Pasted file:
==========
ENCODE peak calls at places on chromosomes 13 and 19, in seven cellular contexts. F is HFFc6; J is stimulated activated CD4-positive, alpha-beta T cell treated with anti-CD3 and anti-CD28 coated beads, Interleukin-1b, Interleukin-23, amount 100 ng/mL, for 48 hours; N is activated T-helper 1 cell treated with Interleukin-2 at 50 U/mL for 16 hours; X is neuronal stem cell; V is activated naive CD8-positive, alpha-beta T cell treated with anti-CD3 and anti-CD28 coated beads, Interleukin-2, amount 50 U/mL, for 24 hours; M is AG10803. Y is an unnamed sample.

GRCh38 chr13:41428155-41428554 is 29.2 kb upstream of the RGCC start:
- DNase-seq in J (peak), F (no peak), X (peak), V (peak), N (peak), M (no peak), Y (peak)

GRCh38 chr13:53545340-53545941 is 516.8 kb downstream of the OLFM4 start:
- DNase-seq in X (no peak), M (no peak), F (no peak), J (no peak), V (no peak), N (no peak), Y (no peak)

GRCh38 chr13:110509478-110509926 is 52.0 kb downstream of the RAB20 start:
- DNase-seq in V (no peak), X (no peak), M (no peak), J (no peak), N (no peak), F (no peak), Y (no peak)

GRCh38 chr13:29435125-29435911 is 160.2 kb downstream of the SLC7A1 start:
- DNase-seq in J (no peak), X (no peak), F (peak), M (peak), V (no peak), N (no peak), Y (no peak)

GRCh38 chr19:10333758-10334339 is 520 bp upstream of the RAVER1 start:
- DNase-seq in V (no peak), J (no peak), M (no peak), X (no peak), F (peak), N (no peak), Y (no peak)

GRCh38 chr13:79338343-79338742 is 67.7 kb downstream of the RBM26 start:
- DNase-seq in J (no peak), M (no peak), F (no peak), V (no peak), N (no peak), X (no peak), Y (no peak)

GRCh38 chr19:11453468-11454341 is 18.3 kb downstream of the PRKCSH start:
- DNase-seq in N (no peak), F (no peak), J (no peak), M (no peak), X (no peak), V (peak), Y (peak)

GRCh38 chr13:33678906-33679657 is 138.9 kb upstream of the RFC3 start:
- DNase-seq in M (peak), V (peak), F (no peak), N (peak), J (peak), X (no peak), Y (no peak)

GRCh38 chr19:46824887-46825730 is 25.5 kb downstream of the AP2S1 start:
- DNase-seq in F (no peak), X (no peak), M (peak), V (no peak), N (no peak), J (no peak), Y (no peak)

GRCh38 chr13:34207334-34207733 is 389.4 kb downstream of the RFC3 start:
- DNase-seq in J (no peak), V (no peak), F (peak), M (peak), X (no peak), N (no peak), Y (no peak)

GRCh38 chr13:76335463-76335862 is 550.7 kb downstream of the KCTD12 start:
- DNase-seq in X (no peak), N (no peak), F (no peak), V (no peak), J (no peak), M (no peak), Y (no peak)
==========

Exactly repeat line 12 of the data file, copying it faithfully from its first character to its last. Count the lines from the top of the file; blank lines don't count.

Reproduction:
GRCh38 chr13:79338343-79338742 is 67.7 kb downstream of the RBM26 start: